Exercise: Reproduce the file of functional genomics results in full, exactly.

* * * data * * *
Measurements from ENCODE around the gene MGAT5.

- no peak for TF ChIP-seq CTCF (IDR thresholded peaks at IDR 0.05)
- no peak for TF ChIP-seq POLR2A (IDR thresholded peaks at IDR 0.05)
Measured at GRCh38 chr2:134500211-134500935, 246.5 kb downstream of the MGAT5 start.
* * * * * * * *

Measurements from ENCODE around the gene MGAT5.

- no peak for TF ChIP-seq CTCF (IDR thresholded peaks at IDR 0.05)
- no peak for TF ChIP-seq POLR2A (IDR thresholded peaks at IDR 0.05)
Measured at GRCh38 chr2:134500211-134500935, 246.5 kb downstream of the MGAT5 start.